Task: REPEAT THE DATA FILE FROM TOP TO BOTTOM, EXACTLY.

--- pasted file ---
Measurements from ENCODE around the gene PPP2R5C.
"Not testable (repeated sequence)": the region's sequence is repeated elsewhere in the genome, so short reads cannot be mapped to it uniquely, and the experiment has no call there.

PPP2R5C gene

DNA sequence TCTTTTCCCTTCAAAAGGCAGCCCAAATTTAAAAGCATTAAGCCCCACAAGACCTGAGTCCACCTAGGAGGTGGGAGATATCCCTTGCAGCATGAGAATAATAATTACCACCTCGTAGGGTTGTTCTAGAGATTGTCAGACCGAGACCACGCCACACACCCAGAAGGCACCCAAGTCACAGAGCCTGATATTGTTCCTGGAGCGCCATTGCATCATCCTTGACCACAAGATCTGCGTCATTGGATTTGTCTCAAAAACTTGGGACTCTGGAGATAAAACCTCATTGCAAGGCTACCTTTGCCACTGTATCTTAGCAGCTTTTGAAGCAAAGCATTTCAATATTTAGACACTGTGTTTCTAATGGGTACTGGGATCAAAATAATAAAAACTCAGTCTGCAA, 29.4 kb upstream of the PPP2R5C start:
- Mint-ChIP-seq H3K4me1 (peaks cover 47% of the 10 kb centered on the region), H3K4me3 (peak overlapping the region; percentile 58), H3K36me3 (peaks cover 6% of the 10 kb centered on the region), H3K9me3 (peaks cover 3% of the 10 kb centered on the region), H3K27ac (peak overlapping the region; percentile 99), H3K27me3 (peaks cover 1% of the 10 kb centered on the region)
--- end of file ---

Measurements from ENCODE around the gene PPP2R5C.
"Not testable (repeated sequence)": the region's sequence is repeated elsewhere in the genome, so short reads cannot be mapped to it uniquely, and the experiment has no call there.

PPP2R5C gene

DNA sequence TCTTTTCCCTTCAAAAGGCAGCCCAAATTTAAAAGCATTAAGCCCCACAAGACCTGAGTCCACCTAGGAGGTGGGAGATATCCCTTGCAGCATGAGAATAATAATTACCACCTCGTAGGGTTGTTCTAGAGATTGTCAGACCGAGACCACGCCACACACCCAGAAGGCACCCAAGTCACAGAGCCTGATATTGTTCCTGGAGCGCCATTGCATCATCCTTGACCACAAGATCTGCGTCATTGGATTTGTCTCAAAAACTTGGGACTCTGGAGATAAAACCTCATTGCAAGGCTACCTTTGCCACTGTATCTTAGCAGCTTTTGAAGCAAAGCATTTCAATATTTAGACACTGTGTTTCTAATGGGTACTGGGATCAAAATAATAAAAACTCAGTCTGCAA, 29.4 kb upstream of the PPP2R5C start:
- Mint-ChIP-seq H3K4me1 (peaks cover 47% of the 10 kb centered on the region), H3K4me3 (peak overlapping the region; percentile 58), H3K36me3 (peaks cover 6% of the 10 kb centered on the region), H3K9me3 (peaks cover 3% of the 10 kb centered on the region), H3K27ac (peak overlapping the region; percentile 99), H3K27me3 (peaks cover 1% of the 10 kb centered on the region)